ObjectiveTo study the effectiveness of a very brief advice (<30 s) on smoking cessation.DesignA 'proof-of-principle' single-blind, randomized controlled trial (RCT).SettingMedical outpatient clinics of a general hospital in Guangzhou, China.ParticipantsOne hundred and twenty-six male current smokers randomly allocated into an intervention (n = 74) and a control group (n = 52).InterventionA health warning by physicians that half of all smokers would be killed by smoking, an advice to quit immediately and referral to a cessation clinic. The control group received none.OutcomesPrimary: seven-day quitting point prevalence at 6 months. Secondary: 7-day point prevalence at 1, 3 and 12 months, sustained abstinence at 3, 6 and 12 months, smoking reduction by half and cessation clinic attendance.ResultsBy intention-to-treat analysis, 7-day quitting point prevalence rates at four follow-ups were 27.0, 23.0, 21.6 and 18.9% in the intervention group, compared with 5.8, 3.8, 5.8 and 5.8% in the control group (first three P < 0.05). At 3, 6 and 12 months, sustained abstinence prevalence rates were 18.9, 17.6 and 14.9% versus 3.8, 3.8 and 3.8% (P = 0.035, 0.046, 0.074). More smokers in the intervention group had reduced smoking. Almost no participants attended the cessation clinic.ConclusionOur findings support the need for large RCTs on minimal interventions with the 'one in two' warning. © The Author 2013, Published by Oxford University Press on behalf of Faculty of Public Health.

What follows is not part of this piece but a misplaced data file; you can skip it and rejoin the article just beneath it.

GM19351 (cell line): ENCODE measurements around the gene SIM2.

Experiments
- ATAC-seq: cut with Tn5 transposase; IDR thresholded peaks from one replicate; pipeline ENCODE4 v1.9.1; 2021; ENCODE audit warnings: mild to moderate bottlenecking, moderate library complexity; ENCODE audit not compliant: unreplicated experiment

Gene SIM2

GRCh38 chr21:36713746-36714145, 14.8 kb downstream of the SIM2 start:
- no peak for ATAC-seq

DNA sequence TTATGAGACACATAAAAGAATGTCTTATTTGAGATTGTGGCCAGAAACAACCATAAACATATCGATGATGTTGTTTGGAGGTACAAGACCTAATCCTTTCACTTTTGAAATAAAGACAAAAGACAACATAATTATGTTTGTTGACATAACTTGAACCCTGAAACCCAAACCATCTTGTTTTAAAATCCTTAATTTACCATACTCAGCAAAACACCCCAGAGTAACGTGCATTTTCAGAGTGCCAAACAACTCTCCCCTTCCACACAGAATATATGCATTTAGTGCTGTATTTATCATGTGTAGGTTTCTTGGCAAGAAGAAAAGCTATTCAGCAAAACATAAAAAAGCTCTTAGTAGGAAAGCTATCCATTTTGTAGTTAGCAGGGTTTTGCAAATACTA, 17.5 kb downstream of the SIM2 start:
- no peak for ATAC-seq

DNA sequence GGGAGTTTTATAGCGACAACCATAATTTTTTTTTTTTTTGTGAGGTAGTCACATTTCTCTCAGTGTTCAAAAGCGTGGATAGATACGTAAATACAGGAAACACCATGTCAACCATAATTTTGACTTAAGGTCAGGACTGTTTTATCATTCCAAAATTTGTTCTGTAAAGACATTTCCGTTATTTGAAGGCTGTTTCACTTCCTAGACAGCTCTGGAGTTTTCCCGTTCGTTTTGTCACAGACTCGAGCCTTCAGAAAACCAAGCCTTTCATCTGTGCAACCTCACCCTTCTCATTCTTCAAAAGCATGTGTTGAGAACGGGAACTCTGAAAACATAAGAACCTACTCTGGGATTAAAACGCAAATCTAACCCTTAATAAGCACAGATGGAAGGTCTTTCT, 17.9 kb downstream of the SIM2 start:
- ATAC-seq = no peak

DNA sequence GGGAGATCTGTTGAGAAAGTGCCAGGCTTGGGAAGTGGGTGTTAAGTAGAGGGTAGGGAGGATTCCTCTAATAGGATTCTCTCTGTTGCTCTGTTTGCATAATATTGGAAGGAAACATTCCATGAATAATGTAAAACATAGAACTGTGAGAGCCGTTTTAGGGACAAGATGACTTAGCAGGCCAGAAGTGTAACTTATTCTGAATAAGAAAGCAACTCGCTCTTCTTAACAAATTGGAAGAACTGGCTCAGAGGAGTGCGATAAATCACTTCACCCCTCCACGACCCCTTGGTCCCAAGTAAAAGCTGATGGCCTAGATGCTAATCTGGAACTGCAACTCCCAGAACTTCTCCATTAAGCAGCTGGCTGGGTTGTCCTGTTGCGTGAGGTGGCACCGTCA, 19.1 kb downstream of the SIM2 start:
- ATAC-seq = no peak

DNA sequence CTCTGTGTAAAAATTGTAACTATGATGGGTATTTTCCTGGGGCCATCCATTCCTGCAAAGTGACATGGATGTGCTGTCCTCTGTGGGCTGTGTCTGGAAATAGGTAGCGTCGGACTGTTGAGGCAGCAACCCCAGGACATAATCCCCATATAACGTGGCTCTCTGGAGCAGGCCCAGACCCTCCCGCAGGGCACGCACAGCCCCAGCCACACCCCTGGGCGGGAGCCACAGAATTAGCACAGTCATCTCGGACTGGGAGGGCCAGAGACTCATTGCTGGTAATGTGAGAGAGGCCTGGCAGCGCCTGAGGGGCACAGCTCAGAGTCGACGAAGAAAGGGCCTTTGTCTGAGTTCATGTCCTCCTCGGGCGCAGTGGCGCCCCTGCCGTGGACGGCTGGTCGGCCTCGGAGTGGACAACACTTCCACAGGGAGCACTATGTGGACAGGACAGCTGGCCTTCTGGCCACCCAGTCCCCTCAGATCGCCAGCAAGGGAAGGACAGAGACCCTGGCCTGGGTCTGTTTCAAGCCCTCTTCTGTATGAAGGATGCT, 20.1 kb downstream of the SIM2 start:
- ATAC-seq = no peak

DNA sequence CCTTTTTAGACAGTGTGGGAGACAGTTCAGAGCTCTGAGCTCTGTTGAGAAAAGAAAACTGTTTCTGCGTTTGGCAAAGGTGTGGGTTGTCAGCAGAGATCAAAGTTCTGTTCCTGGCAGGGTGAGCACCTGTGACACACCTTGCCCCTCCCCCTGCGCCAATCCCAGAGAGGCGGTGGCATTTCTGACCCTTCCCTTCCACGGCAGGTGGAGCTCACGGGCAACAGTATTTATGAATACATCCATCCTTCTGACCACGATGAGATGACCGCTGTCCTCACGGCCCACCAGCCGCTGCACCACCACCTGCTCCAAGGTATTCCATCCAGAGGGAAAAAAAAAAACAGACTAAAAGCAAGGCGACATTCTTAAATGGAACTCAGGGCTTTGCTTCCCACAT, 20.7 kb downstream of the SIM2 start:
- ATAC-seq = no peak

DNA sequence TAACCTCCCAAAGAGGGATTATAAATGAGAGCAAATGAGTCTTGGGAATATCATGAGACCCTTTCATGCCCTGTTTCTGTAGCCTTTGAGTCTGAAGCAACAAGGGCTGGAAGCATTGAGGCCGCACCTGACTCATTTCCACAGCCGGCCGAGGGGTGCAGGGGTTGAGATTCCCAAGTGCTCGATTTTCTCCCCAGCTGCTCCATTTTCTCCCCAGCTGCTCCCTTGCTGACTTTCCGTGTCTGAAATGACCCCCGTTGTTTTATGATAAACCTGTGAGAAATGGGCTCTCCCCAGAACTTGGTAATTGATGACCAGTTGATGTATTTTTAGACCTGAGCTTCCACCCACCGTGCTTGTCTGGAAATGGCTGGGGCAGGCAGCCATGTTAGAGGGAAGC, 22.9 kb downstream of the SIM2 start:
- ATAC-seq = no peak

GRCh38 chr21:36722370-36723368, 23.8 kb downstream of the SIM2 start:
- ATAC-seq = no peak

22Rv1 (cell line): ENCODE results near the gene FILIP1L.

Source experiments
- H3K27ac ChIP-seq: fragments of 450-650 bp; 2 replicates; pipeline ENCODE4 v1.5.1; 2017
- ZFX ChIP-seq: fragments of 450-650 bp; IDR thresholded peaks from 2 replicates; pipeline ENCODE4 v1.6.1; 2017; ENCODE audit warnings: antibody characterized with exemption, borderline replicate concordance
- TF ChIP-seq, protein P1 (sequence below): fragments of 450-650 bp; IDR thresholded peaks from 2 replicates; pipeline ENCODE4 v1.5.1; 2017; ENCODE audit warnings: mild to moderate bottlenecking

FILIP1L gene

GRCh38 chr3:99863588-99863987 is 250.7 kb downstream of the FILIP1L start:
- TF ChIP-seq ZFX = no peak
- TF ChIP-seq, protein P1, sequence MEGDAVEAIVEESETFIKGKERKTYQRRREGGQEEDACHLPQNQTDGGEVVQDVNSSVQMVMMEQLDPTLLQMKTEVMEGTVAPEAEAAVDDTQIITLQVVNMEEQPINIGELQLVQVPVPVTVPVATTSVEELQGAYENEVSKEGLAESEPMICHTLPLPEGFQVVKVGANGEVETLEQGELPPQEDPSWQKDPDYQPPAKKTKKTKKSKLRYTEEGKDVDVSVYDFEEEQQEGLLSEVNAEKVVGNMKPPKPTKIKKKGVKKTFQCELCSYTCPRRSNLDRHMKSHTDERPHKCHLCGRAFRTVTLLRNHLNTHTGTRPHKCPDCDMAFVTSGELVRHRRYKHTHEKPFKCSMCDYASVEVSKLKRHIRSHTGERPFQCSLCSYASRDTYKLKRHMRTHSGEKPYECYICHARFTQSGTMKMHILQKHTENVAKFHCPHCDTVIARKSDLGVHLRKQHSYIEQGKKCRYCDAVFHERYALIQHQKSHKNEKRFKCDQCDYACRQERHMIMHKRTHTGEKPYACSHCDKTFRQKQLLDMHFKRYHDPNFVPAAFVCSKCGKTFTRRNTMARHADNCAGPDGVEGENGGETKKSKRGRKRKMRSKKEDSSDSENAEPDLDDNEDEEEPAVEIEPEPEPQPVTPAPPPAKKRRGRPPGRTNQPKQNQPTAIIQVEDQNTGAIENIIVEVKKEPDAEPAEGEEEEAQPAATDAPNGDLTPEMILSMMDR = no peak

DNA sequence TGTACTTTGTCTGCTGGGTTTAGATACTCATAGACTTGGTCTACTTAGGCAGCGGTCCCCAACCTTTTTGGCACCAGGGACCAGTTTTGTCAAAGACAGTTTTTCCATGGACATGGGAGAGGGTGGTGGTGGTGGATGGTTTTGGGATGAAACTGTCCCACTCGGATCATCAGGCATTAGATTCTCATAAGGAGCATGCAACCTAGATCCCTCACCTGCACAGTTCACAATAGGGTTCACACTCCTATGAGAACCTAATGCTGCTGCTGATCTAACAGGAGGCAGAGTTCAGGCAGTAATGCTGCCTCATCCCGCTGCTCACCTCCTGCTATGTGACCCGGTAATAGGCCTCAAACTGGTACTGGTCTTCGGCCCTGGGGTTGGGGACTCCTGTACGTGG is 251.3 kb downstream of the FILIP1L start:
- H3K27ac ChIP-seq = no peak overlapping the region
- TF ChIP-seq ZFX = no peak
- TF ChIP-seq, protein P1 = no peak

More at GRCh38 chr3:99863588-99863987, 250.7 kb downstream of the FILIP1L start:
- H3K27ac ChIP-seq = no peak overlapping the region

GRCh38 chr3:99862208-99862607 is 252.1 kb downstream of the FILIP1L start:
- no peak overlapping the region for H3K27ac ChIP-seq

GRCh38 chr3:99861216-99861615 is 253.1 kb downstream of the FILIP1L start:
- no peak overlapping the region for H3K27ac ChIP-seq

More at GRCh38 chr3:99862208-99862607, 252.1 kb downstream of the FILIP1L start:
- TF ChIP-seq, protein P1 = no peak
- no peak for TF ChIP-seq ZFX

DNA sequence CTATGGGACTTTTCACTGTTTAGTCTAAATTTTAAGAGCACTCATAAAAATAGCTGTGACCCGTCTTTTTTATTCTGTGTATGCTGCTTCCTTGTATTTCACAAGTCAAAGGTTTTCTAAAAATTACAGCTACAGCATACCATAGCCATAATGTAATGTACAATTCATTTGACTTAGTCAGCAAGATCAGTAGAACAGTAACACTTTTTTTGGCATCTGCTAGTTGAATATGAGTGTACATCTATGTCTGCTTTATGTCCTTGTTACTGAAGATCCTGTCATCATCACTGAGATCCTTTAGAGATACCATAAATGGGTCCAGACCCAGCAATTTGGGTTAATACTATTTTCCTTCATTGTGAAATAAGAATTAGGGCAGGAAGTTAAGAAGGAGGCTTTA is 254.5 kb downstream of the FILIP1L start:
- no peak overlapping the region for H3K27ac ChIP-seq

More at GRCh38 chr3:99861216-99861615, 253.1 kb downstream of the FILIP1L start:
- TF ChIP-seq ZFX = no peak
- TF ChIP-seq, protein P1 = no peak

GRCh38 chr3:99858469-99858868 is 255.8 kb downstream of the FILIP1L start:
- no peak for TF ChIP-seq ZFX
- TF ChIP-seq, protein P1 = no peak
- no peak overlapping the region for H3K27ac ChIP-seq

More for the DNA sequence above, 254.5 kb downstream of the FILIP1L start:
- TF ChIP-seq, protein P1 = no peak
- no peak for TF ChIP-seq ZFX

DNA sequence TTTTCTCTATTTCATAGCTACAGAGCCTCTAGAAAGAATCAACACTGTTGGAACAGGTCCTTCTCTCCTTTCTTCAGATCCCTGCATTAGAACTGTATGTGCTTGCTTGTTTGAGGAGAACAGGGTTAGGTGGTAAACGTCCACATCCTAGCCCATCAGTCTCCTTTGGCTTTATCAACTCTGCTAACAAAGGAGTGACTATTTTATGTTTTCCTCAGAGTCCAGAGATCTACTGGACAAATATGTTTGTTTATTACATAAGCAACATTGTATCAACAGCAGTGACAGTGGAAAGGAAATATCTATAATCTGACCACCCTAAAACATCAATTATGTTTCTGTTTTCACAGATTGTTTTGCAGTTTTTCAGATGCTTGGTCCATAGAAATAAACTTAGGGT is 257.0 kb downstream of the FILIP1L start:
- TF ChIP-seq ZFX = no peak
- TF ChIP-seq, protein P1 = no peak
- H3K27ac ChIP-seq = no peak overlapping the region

Lin, P. R., Zhao, Z. W., Cheng, K. K., & Lam, T. H. (2013). The effect of physician’s 30 s smoking cessation intervention for male medical outpatients: A pilot randomized controlled trial. Journal of Public Health (United Kingdom), 35(3), 375–383. https://doi.org/10.1093/pubmed/fdt018